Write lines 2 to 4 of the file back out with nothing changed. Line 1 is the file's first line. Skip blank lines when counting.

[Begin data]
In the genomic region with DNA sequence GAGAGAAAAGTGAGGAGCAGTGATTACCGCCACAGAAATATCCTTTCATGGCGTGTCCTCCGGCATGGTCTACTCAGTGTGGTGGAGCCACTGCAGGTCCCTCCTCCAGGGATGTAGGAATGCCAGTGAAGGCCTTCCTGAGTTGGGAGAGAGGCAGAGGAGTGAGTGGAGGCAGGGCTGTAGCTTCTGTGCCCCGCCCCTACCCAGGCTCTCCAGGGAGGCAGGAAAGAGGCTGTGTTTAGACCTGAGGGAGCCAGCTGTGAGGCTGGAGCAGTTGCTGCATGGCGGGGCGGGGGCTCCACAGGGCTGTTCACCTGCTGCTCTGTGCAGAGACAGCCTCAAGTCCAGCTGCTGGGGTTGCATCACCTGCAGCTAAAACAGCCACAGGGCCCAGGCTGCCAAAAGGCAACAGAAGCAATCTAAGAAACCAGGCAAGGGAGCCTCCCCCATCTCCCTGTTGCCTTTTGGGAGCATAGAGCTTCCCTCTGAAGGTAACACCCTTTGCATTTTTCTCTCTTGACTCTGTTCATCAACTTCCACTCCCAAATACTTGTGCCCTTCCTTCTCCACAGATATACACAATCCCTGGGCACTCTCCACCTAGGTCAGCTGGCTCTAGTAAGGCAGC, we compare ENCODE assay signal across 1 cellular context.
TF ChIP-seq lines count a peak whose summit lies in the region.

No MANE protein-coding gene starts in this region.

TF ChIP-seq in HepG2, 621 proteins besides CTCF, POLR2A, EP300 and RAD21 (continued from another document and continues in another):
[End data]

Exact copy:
TF ChIP-seq lines count a peak whose summit lies in the region.

No MANE protein-coding gene starts in this region.

TF ChIP-seq in HepG2, 621 proteins besides CTCF, POLR2A, EP300 and RAD21 (continued from another document and continues in another):